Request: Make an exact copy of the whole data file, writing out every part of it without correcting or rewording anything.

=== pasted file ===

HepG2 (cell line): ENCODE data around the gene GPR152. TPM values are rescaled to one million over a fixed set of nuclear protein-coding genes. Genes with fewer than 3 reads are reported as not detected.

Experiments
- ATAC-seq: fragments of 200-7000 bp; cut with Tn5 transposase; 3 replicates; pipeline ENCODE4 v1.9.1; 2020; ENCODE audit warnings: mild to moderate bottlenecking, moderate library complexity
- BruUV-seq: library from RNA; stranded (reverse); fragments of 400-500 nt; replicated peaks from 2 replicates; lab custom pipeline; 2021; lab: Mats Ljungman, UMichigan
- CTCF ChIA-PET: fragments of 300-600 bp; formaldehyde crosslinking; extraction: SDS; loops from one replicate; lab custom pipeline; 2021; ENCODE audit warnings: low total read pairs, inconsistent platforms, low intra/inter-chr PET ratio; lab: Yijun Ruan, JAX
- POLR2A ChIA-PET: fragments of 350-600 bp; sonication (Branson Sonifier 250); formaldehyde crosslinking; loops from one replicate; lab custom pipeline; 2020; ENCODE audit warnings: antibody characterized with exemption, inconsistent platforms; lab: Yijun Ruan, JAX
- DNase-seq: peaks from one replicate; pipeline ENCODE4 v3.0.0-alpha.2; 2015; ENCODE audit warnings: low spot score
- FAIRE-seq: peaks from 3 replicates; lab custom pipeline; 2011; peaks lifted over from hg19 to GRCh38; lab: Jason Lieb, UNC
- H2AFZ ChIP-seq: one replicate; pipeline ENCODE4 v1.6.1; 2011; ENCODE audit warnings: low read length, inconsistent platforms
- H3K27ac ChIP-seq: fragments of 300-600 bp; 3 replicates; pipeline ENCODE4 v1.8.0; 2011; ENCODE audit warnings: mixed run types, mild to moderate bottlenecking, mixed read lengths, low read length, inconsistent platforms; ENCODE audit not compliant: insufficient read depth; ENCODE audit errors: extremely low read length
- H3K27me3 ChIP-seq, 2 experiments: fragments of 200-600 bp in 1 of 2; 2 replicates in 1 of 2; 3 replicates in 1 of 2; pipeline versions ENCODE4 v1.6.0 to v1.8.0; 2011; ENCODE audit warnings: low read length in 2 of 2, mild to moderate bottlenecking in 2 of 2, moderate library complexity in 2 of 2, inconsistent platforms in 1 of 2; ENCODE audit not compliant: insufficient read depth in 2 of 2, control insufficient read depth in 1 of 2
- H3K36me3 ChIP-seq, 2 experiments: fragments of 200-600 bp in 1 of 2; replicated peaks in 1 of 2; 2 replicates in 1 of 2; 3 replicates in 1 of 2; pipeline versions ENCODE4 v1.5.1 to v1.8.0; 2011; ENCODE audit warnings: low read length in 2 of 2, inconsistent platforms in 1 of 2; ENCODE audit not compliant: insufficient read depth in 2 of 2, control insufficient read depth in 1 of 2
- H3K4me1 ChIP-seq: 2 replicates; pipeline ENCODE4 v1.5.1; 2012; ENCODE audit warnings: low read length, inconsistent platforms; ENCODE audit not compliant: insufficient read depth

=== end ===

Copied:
HepG2 (cell line): ENCODE data around the gene GPR152. TPM values are rescaled to one million over a fixed set of nuclear protein-coding genes. Genes with fewer than 3 reads are reported as not detected.

Experiments
- ATAC-seq: fragments of 200-7000 bp; cut with Tn5 transposase; 3 replicates; pipeline ENCODE4 v1.9.1; 2020; ENCODE audit warnings: mild to moderate bottlenecking, moderate library complexity
- BruUV-seq: library from RNA; stranded (reverse); fragments of 400-500 nt; replicated peaks from 2 replicates; lab custom pipeline; 2021; lab: Mats Ljungman, UMichigan
- CTCF ChIA-PET: fragments of 300-600 bp; formaldehyde crosslinking; extraction: SDS; loops from one replicate; lab custom pipeline; 2021; ENCODE audit warnings: low total read pairs, inconsistent platforms, low intra/inter-chr PET ratio; lab: Yijun Ruan, JAX
- POLR2A ChIA-PET: fragments of 350-600 bp; sonication (Branson Sonifier 250); formaldehyde crosslinking; loops from one replicate; lab custom pipeline; 2020; ENCODE audit warnings: antibody characterized with exemption, inconsistent platforms; lab: Yijun Ruan, JAX
- DNase-seq: peaks from one replicate; pipeline ENCODE4 v3.0.0-alpha.2; 2015; ENCODE audit warnings: low spot score
- FAIRE-seq: peaks from 3 replicates; lab custom pipeline; 2011; peaks lifted over from hg19 to GRCh38; lab: Jason Lieb, UNC
- H2AFZ ChIP-seq: one replicate; pipeline ENCODE4 v1.6.1; 2011; ENCODE audit warnings: low read length, inconsistent platforms
- H3K27ac ChIP-seq: fragments of 300-600 bp; 3 replicates; pipeline ENCODE4 v1.8.0; 2011; ENCODE audit warnings: mixed run types, mild to moderate bottlenecking, mixed read lengths, low read length, inconsistent platforms; ENCODE audit not compliant: insufficient read depth; ENCODE audit errors: extremely low read length
- H3K27me3 ChIP-seq, 2 experiments: fragments of 200-600 bp in 1 of 2; 2 replicates in 1 of 2; 3 replicates in 1 of 2; pipeline versions ENCODE4 v1.6.0 to v1.8.0; 2011; ENCODE audit warnings: low read length in 2 of 2, mild to moderate bottlenecking in 2 of 2, moderate library complexity in 2 of 2, inconsistent platforms in 1 of 2; ENCODE audit not compliant: insufficient read depth in 2 of 2, control insufficient read depth in 1 of 2
- H3K36me3 ChIP-seq, 2 experiments: fragments of 200-600 bp in 1 of 2; replicated peaks in 1 of 2; 2 replicates in 1 of 2; 3 replicates in 1 of 2; pipeline versions ENCODE4 v1.5.1 to v1.8.0; 2011; ENCODE audit warnings: low read length in 2 of 2, inconsistent platforms in 1 of 2; ENCODE audit not compliant: insufficient read depth in 2 of 2, control insufficient read depth in 1 of 2
- H3K4me1 ChIP-seq: 2 replicates; pipeline ENCODE4 v1.5.1; 2012; ENCODE audit warnings: low read length, inconsistent platforms; ENCODE audit not compliant: insufficient read depth